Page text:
by Carl Sagan
It takes courage to be afraid.
—Montaigne, Essays, III, 6 (1588)
Apollo, an Olympian, was god of the Sun. He was also in charge of other matters, one of which was prophecy. That was one of his specialties. Now the Olympian gods could all see into the future a little, but Apollo was the only one who systematically offered this gift to humans. He established oracles, the most famous of which was at Delphi, where he sanctified the priestess. She was called the Pythia, after the python that was one of her incarnations. Kings and aristocrats — and occasionally ordinary people — would come to Delphi and beg to know what was to be.
Among the supplicants was Croesus, King of Lydia. We remember him in the phrase “rich as Croesus” which is still nearly current. Perhaps he has come to be synonymous with wealth because it was in his time and kingdom that coins were invented — minted by Croesus in the seventh century B.C. (Lydia was in Anatolia, contemporary Turkey.) Clay money was a much earlier Sumerian invention. His ambition could not be contained within the boundaries of his small nation. And so, according to Herodotus’s History, he got it into his head that it would be a good idea to invade and subdue Persia, then the superpower of Western Asia. Cyrus had united the Persians and the Medes and forged a mighty Persian Empire. Naturally, Croesus had some degree of trepidation.
In order to judge the wisdom of invasion, he dispatched emissaries to consult the Delphic Oracle. You can imagine them laden with opulent gifts — which, incidentally, were still on display in Delphi a century later, in Herodotus’s time. The question the emissaries put on Croesus’s behalf was, What will happen if Croesus makes war on Persia?”
Without hesitation, the Pythia answered, He will destroy a mighty empire.”
The gods are with us,” thought Croesus, or words to that effect. “Time to invade!”
Licking his chops and counting his satrapies, he gathered his mercenary armies. Croesus invaded Persia — and was humiliatingly defeated. Not only was Lydian power destroyed, but he himself became, for the rest of his life, a pathetic functionary in the Persian court, offering little pieces of advice to often indifferent officials — a hanger-on ex-king. It’s a little bit like the Emperor Hirohito living out his days as a consultant on the Beltway in Washington, D.C.
Well, the injustice of it really got to him. After all, he had played by the rules. He had asked for advice from the Pythia, he had paid handsomely, and she had done him wrong. So he sent another emissary to the Oracle (with much more modest gifts this time, appropriate to his diminished circumstances) and asked, “How could you do this to me?” Here, from Herodotus’s History, is the answer:
The prophecy given by Apollo ran that if Croesus made war upon Persia, he would destroy a mighty empire. Now in the face of that, if he had been well-advised, he should have sent and inquired again, whether it was his own empire or that of Cyrus that was spoken of. But Croesus did not understand what was said, nor did he make question again. And so he has no one to blame but himself.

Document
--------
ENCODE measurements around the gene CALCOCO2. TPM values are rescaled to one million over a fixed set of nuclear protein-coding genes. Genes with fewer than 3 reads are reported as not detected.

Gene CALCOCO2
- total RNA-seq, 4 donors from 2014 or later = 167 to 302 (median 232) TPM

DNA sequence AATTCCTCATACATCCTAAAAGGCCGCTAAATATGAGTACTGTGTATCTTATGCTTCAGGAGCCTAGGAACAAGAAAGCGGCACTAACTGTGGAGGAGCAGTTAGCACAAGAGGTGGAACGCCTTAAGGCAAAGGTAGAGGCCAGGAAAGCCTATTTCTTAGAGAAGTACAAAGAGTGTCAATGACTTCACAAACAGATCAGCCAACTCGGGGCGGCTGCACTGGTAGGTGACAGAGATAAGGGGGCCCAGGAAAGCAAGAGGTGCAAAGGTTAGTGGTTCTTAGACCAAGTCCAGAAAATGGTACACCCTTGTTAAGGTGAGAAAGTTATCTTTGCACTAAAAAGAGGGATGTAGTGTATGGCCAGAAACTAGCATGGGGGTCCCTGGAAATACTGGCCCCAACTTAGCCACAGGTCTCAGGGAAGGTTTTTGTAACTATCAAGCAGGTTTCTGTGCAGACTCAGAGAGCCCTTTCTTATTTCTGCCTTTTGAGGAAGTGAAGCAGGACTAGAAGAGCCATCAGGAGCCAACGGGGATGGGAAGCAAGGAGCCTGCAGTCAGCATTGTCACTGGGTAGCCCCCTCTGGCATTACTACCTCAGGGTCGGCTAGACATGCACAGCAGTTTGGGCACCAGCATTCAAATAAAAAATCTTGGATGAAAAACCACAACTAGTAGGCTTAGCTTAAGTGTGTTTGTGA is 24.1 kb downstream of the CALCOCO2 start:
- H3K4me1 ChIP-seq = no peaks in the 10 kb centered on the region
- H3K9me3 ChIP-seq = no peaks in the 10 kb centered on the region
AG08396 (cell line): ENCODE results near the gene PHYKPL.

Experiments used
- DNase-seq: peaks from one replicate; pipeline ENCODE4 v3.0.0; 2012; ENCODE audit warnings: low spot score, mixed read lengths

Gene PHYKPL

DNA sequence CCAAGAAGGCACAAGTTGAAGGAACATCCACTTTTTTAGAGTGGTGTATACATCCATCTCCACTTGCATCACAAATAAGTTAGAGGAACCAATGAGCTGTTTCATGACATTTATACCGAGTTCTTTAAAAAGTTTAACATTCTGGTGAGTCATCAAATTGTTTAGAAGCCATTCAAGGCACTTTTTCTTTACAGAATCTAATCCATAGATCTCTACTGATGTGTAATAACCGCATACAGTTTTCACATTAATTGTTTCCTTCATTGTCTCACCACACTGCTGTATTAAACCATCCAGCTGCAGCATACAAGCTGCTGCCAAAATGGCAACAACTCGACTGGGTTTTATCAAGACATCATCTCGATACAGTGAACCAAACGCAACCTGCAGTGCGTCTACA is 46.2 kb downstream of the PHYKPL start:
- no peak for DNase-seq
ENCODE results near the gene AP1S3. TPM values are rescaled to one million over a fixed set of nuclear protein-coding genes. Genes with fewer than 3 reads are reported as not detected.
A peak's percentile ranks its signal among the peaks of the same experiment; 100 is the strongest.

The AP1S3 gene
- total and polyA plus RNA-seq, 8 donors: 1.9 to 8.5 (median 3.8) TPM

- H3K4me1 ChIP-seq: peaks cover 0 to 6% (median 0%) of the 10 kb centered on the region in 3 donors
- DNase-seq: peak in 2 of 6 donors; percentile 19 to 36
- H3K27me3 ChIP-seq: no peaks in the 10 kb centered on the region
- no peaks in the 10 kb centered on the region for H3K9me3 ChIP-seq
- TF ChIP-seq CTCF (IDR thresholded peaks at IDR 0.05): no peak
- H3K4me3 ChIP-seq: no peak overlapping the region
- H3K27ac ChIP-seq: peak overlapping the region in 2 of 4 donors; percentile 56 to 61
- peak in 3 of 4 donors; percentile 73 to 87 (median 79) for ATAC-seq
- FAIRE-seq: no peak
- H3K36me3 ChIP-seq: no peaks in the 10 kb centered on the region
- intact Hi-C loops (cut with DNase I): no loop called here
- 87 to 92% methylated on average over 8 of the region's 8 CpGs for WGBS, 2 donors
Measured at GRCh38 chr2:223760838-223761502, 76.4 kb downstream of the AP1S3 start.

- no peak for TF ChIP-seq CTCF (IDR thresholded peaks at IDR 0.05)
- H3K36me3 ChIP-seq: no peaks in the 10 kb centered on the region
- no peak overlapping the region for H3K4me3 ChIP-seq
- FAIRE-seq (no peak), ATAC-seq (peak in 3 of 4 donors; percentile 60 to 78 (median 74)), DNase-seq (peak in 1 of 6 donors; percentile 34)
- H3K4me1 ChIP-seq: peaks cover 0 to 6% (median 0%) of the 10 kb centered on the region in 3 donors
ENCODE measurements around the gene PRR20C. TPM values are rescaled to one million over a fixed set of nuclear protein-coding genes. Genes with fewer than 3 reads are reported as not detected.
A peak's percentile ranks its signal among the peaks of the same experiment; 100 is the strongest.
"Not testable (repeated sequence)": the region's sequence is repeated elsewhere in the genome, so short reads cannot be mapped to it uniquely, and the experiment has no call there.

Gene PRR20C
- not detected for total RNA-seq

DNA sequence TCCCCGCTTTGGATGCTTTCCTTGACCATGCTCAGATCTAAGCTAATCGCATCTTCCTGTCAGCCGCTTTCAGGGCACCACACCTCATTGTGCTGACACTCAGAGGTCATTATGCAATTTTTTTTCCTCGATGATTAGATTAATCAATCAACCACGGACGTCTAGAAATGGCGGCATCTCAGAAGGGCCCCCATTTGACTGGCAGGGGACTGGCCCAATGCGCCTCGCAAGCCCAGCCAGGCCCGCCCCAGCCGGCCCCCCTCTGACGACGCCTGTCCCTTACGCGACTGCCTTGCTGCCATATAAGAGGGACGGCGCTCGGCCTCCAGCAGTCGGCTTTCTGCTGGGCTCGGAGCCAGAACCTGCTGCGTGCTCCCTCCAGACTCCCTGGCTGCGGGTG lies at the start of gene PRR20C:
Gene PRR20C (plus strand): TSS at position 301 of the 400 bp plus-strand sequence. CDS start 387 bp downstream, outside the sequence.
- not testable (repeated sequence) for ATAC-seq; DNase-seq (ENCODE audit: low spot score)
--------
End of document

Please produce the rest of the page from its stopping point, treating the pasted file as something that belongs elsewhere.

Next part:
If the Delphic Oracle were only a scam to fleece gullible monarchs, then of course it would have needed excuses to explain away the inevitable mistakes. Disguised ambiguities were its stock in trade. Nevertheless, the lesson of the Pythia is germane: Even of oracles we must ask questions, intelligent questions — even when they seem to tell us exactly what we wish to hear. The policymakers must not blindly accept; they must understand. And they must not let their own ambitions stand in the way of understanding. The conversion of prophecy into policy must be made with care.
This advice is fully applicable to the modern oracles, the scientists and think tanks and universities, the industry-funded institutes, and the advisory committees of the National Academy of Sciences. The policymakers send, sometimes reluctantly, to ask of the oracle, and the answer comes back. These days the oracles often volunteer their prophecies even when no one asks. Their utterances are usually much more detailed than the questions — involving methyl bromide, say, or the circumpolar vortex, hydro- chlorofluorocarbons or the West Antarctic Ice Sheet. Estimates are sometimes phrased in terms of numerical probabilities. It seems almost impossible for the honest politician to elicit a simple yes or no. The policymakers must decide what, if anything, to do in response. The first thing to do is to understand. And because of the nature of the modern oracles and their prophecies, policymakers need — more than ever before — to understand science and technology. (In response to this need, the Republican Congress has foolishly abolished its own Office of Technology Assessment. And there are almost no scientists who are members of the U.S. Congress. Much the same is true of other countries.)
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But there’s another story about Apollo and oracles, at least equally famous, at least equally relevant. This is the story of Cassandra, Princess of Troy. (It begins just before the Mycenaean Greeks invade Troy to start the Trojan War.) She was the smartest and the most beautiful of the daughters of King Priam. Apollo, constantly on the prowl for attractive humans (as were virtually all the Greek gods and goddesses), fell in love with her. Oddly — this almost never happens in Greek myth — she resisted his advances. So he tried to bribe her. But what could he give her? She was already a princess. She was rich and beautiful. She was happy. Still, Apollo had a thing or two to offer. He promised her the gift of prophecy. The offer was irresistible. She agreed. Quid pro quo. Apollo did whatever it is that gods do to create seers, oracles, and prophets out of mere mortals. But then, scandalously, Cassandra reneged. She refused the overtures of a god.